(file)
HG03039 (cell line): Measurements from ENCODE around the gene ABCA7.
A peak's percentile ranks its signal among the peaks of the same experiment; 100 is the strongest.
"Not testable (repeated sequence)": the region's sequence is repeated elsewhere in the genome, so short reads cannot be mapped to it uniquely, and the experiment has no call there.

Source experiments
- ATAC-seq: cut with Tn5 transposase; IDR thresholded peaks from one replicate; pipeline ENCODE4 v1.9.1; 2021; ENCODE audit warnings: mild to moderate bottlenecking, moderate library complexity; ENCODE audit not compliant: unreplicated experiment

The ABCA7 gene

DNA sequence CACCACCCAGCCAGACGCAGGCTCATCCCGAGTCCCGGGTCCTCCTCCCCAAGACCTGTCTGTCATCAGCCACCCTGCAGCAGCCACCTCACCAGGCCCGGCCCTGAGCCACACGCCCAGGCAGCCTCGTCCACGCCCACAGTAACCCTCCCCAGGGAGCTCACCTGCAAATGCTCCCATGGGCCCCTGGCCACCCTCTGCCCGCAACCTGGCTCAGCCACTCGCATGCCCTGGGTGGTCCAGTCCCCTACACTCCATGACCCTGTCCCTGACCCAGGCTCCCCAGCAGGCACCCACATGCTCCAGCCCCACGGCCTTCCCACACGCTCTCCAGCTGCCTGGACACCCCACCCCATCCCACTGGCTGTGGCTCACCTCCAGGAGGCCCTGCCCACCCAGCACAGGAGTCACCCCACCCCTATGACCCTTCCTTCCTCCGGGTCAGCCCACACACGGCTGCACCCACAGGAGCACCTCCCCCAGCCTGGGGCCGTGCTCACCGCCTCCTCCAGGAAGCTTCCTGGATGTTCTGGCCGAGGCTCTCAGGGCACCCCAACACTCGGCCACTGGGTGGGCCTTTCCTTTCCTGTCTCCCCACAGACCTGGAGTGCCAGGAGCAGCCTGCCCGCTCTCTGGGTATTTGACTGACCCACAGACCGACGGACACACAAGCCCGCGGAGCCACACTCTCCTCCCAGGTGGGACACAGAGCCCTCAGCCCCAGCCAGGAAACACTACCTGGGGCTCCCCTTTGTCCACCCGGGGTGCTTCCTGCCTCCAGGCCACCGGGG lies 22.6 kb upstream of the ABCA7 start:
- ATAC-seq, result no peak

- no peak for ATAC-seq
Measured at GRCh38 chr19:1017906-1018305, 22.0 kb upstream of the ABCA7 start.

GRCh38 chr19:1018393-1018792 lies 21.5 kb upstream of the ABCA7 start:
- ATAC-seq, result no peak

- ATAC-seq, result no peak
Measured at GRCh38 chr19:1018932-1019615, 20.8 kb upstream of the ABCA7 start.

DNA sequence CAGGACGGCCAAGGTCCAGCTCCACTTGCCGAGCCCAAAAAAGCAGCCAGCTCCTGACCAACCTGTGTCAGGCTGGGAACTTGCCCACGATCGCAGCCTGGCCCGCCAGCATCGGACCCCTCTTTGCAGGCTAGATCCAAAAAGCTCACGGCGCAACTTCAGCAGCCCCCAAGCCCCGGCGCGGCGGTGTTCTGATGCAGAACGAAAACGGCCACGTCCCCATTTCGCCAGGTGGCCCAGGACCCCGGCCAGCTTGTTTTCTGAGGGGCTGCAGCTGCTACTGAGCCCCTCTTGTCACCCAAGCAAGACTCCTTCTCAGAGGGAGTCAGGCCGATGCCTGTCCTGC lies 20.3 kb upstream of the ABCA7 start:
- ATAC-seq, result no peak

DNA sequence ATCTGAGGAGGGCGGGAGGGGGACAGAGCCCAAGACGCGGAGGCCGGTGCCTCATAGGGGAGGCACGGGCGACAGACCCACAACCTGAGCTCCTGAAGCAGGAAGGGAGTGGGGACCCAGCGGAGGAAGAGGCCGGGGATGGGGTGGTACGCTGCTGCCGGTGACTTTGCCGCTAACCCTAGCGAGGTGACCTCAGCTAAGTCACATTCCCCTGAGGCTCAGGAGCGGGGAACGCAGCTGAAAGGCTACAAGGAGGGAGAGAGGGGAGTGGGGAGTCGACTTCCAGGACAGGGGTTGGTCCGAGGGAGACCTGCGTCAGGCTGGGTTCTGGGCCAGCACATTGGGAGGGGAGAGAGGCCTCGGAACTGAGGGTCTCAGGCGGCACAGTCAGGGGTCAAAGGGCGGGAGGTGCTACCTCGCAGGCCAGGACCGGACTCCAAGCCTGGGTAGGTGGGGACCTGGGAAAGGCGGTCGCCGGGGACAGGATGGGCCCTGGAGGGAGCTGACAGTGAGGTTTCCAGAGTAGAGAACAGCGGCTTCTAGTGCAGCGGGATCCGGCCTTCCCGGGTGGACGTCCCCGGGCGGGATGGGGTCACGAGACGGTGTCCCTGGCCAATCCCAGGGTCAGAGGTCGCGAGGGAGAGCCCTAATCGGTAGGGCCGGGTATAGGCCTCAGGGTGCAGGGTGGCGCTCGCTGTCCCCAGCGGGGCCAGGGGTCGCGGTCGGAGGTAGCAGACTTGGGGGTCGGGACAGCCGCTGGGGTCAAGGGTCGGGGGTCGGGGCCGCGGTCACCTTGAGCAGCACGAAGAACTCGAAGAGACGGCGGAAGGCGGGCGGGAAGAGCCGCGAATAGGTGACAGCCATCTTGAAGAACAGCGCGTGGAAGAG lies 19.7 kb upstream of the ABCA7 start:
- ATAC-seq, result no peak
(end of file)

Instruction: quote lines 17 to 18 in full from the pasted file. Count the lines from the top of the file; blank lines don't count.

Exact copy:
DNA sequence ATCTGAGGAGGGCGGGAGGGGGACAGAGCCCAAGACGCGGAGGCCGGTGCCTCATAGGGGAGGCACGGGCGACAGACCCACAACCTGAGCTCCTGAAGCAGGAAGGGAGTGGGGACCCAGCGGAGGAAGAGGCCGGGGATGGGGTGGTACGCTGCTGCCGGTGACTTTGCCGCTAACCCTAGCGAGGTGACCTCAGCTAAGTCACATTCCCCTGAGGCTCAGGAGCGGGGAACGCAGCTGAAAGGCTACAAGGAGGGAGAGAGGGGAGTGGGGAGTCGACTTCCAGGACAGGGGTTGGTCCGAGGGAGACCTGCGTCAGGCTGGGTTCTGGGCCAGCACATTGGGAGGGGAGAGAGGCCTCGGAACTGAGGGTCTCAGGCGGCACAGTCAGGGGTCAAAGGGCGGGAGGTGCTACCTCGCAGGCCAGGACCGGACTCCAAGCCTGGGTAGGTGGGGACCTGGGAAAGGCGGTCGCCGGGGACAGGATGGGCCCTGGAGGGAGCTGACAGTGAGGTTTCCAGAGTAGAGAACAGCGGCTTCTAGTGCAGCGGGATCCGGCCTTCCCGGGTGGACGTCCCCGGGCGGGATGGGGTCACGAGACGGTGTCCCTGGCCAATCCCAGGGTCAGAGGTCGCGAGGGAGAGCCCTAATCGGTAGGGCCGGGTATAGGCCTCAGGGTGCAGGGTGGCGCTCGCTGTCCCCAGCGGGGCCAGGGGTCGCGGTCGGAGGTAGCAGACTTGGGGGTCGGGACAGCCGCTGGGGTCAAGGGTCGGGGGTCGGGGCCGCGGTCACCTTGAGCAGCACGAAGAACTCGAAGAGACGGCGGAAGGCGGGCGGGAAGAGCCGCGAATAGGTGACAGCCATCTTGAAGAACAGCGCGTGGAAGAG lies 19.7 kb upstream of the ABCA7 start:
- ATAC-seq, result no peak